Broadband threatens local providers | Mclean County
Developing trends among some local governments do not necessarily match Washington’s expectations that the portion of the $ 900 million federal coronavirus funds earmarked for local governments to spend on infrastructure projects will reach those with the most. need.
Local governments using American Rescue Plan Act (ARPA) infrastructure dollars for broadband-related projects are expected to use these resources to bridge the digital divide in their regions by providing high-speed internet. quality to unserved residents and strengthening service to underserved areas. conditions both highlighted and exacerbated by the pandemic.
This would reflect the 2020 General Assembly’s policy funded by a $ 250 million credit by this year’s legislature that limited funding to projects reaching unserved areas, included a 50/50 match with suppliers – a decision smart to expand the impact of dollars – and prohibits overbuilding and duplication of public money invested in areas already served.
However, some local governments issue a Request for Proposal (RFP) that includes neighborhoods already served by private providers or local utilities.
The Daviess County Tax Court, which received $ 20 million from these ARPA funds, included 22,000 addresses under the “eligible project area” in its recent tender for broadband projects, although the major private providers have already built services to thousands of these locations without relying on government grants.
In addition, Conexon has created its own Internet service provider which has received millions of federal dollars to extend service to more than 2,500 of these Daviess County addresses.
Why does Daviess County want to use taxpayer dollars to subsidize another competitor to create a high quality Internet service where private capital has already been invested and even federal dollars have been allocated?
Is there cronyism here?
Do some Daviess executives want to run an easy, profitable broadband business to a politically connected player?
Whatever the ultimate reason, this approach creates a level playing field and a level playing field by forcing other entities already providing services but not receiving assistance to compete with a government-sponsored operation.
This is no different than what happened with Kentucky Wired, sold to taxpayers seven years ago as a 3,200-mile state-owned fiber network that would extend broadband to missing residents. geographically difficult to access areas, including mountainous terrain in the east.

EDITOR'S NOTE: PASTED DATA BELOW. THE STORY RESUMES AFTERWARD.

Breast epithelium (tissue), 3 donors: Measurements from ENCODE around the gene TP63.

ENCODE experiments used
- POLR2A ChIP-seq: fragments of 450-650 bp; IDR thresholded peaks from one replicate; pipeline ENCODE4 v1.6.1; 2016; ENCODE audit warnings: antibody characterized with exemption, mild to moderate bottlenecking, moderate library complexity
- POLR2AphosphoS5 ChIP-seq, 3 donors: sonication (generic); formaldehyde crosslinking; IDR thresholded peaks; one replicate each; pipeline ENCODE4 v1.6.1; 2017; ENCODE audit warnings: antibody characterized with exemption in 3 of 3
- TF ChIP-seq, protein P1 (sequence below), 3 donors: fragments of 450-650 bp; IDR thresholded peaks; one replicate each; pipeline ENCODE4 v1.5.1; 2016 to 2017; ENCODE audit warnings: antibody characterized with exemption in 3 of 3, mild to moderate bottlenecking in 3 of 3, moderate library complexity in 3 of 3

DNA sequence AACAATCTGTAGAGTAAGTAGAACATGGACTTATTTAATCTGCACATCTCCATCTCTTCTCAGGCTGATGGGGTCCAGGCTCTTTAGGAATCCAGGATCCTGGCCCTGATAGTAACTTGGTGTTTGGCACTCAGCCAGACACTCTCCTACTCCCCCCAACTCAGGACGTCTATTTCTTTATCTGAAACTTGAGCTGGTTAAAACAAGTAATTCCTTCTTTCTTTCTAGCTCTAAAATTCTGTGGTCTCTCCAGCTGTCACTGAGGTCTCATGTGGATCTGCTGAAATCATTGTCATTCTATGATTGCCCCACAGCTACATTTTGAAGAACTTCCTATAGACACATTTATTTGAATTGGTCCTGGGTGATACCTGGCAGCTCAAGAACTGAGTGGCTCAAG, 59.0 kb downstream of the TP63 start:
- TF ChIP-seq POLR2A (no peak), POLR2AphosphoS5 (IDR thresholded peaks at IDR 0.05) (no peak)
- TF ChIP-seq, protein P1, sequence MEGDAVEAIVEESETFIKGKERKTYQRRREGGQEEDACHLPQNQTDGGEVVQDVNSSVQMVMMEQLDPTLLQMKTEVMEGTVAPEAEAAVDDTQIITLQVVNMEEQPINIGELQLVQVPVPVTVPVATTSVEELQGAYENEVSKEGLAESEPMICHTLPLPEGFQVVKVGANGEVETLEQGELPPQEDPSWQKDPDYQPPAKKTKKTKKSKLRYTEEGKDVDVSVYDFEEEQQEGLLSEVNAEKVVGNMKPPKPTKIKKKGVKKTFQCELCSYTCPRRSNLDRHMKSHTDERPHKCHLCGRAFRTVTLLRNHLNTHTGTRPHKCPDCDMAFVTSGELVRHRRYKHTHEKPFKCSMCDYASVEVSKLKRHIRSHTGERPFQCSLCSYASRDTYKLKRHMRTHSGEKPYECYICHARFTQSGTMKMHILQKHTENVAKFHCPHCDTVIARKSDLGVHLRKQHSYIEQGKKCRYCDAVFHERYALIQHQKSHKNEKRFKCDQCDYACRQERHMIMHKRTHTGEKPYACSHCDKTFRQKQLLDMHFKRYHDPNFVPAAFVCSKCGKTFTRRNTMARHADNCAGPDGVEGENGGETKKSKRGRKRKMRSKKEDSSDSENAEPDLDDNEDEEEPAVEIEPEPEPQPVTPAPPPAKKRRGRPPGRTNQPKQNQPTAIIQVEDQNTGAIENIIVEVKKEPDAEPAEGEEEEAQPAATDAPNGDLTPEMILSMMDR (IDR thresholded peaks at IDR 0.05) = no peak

But the statewide boondoggle has uncovered what private providers have long known – it’s a difficult and largely unprofitable proposition to foray into some of these areas.
Instead, it would be much easier and more profitable, they apparently thought, to simply poach existing paying customers from their current broadband provider to pay for this juggernaut.
Dave Flessas, CEO of OpenFiber Kentucky doing business as Accelecom, testified under oath at a state budget subcommittee hearing that his company, which controls access to the Kentucky Wired network, does not select its clients.
“The concept of targeting a single customer because it generates high income is too expensive,” Flassas told lawmakers.
But Tony Thompson, general manager of Murray Electric System, testified just the day before before the Interim Joint Committee on Tourism, Small Business and Technology that he had an email targeting one of Murray’s fiber customers with a solicitation to switch service to Accelecom, although it “repeatedly assured that Kentucky Wired would not compete with our member cities for our customers.”
Tyler Campbell, executive director of the Kentucky Telecom Association, wrote a letter to the Interim Joint Committee on Tourism, Small Business and Technology saying that Accelecom’s successful prosecution of customers of its member groups “will wipe out revenue from our networks. rural fiber and will make it even more difficult to deploy broadband in the most expensive areas of the state.
Such tactics discourage private companies from increasing their investments in areas where more – not less – such engagement is needed if Kentucky is to empower the underserved, reach the unserved, and bridge its digital divide.
Jim Waters is President and CEO of the Bluegrass Institute for Public Policy Solutions, Kentucky’s free market think tank. Read the previous columns on www.bipps.org. He can be contacted at [email protected] and @bipps on Twitter.